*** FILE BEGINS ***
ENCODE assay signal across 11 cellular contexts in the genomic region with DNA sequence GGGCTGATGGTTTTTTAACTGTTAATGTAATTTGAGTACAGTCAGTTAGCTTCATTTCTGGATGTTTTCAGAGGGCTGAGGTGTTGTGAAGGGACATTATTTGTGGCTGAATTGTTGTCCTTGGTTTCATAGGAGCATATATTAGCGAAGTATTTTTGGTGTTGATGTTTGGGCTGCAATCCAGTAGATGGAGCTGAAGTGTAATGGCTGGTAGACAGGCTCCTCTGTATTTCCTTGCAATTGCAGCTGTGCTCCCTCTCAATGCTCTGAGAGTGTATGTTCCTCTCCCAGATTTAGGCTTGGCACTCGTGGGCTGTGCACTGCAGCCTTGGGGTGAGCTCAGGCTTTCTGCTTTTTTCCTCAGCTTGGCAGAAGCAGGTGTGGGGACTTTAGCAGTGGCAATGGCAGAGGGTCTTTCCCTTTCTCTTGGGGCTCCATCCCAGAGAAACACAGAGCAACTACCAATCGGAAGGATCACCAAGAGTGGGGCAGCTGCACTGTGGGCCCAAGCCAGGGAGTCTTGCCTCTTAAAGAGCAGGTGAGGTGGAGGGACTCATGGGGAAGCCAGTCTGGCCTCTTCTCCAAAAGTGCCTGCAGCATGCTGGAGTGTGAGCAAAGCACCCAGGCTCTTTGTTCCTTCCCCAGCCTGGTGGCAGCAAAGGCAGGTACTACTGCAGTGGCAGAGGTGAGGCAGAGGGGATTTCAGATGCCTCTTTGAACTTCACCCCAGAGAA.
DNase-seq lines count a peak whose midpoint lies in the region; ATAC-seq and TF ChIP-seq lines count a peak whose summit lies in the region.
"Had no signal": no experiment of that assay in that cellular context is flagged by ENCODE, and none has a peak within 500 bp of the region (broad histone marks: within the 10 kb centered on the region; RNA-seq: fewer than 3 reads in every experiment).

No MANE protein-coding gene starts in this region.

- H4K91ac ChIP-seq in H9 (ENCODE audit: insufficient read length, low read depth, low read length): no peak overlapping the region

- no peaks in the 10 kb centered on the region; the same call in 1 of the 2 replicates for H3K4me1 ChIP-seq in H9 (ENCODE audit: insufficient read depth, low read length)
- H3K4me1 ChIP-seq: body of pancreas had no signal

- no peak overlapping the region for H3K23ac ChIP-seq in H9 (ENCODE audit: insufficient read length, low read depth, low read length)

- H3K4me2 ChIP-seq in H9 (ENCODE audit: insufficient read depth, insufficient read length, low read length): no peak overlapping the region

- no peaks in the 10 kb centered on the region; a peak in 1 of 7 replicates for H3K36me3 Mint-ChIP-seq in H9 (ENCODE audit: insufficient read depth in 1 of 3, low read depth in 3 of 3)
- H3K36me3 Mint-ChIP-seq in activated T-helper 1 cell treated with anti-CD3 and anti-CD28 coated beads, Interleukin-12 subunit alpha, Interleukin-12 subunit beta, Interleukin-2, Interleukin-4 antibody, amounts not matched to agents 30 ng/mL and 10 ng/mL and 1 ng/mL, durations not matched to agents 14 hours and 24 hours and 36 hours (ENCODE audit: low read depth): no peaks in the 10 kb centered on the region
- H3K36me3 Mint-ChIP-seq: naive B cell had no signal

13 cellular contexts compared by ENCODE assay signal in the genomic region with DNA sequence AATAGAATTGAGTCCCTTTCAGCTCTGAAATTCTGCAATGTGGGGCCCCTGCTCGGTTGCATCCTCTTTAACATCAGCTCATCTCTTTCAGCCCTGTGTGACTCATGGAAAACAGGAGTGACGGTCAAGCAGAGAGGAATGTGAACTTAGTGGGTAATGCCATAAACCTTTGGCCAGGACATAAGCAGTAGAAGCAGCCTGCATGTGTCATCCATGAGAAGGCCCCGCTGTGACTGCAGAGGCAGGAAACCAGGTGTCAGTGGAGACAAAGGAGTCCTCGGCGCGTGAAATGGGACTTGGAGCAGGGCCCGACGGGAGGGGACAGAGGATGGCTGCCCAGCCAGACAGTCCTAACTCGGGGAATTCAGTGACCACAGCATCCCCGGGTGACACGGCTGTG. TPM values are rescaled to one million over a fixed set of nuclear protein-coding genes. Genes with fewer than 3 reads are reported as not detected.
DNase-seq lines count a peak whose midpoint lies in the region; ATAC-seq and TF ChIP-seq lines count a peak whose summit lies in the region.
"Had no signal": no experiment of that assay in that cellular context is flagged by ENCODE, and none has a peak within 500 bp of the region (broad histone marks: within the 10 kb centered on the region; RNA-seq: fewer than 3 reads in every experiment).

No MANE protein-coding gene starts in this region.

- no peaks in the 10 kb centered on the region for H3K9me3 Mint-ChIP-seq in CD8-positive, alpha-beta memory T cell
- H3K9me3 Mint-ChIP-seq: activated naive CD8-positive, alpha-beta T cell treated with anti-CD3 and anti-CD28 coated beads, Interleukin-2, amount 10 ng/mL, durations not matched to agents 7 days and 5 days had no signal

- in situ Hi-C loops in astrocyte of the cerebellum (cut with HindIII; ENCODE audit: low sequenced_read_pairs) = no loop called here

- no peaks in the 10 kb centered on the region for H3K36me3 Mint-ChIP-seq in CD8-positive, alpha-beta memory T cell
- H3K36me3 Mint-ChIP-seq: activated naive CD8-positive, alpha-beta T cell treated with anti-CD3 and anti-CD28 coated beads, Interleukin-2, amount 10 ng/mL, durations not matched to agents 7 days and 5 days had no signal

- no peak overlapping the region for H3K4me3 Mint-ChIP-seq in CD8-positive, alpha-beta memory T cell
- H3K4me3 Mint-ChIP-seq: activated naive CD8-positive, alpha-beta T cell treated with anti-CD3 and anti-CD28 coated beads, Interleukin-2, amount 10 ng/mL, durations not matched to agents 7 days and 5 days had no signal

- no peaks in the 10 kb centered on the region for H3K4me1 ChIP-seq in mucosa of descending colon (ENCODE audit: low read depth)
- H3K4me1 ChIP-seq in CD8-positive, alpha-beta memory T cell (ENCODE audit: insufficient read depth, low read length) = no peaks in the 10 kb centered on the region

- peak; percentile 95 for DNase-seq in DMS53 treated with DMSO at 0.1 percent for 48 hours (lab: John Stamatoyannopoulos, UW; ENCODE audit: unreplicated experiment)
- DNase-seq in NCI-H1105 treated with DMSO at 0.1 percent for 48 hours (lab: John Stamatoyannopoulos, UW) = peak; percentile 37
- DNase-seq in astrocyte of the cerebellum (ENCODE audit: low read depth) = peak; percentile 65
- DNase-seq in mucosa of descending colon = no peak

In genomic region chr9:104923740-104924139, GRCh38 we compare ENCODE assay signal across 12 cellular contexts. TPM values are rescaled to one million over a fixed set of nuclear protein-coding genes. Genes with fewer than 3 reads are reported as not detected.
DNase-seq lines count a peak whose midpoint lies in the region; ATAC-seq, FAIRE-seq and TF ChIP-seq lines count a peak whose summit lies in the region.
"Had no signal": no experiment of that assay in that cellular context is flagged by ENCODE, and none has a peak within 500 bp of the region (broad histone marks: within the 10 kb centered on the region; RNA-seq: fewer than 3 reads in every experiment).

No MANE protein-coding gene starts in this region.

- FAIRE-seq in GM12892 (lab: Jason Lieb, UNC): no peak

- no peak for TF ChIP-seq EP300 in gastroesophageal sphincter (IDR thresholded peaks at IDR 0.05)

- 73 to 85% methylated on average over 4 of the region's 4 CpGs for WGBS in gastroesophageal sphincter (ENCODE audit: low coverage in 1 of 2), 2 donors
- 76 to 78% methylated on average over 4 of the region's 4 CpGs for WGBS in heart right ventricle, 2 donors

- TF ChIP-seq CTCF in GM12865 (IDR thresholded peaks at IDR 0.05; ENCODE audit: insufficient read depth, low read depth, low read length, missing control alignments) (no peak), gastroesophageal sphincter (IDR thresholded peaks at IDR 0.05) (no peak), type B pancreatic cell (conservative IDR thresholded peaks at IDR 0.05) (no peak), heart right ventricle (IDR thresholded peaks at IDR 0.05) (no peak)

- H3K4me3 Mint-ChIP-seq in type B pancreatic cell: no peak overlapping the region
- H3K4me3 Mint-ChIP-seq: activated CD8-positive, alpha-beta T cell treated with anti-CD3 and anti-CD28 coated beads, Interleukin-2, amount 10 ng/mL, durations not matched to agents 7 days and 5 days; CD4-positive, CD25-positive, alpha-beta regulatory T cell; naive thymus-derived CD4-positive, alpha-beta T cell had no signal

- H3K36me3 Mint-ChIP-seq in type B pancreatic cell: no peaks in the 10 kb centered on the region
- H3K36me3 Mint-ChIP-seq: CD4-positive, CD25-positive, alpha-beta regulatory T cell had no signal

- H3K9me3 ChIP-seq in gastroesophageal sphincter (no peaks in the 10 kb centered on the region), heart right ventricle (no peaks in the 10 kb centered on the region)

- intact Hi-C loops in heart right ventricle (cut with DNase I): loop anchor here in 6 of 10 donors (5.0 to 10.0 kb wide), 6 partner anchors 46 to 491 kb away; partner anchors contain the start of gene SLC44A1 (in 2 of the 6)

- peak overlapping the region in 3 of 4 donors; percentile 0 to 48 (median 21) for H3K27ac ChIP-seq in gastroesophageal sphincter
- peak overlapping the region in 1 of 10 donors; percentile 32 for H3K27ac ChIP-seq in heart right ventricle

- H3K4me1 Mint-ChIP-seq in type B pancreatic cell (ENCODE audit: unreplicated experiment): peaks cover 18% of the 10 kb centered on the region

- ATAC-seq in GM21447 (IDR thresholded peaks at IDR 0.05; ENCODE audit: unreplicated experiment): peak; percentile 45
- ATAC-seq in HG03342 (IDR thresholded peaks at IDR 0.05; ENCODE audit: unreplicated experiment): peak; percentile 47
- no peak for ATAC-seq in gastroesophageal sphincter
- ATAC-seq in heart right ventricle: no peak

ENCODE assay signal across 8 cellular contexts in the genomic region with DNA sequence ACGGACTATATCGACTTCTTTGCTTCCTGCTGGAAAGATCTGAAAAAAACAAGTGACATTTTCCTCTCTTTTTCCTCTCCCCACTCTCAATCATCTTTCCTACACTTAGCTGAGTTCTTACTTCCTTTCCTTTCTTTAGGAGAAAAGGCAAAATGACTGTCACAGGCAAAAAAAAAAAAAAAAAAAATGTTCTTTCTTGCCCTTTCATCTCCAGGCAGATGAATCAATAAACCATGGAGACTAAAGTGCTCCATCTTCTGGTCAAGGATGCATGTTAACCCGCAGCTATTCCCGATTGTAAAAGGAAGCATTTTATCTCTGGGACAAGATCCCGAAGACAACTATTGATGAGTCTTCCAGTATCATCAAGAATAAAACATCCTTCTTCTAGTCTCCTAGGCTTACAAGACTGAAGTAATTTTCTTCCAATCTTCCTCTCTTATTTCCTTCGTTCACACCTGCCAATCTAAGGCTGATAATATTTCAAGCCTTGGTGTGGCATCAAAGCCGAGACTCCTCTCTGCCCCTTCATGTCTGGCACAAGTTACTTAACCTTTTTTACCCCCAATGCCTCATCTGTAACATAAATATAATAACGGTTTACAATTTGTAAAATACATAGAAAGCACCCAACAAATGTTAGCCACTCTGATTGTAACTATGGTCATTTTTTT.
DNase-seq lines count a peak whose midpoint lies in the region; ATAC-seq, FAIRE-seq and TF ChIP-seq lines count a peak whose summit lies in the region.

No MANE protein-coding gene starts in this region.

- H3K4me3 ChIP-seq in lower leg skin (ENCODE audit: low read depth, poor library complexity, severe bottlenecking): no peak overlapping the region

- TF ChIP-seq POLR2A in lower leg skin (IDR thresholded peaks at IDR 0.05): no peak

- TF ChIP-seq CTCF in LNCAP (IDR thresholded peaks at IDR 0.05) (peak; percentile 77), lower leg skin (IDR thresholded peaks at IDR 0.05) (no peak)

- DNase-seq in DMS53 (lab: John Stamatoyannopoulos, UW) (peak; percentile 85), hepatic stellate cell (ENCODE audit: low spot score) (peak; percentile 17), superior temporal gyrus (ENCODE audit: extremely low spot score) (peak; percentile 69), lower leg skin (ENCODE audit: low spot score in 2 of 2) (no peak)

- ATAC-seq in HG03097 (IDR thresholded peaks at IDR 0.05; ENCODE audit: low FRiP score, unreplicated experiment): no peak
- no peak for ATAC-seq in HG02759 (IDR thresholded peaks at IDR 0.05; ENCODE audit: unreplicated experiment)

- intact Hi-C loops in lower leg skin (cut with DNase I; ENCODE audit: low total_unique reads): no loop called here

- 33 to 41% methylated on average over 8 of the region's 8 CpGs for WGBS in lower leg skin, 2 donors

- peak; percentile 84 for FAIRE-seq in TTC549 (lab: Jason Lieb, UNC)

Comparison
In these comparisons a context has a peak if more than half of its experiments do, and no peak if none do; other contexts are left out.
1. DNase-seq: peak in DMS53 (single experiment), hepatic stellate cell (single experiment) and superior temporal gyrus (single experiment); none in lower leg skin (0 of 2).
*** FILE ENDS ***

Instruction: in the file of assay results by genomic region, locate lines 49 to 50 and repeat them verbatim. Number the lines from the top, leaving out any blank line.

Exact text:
- ATAC-seq in HG03342 (IDR thresholded peaks at IDR 0.05; ENCODE audit: unreplicated experiment): peak; percentile 47
- no peak for ATAC-seq in gastroesophageal sphincter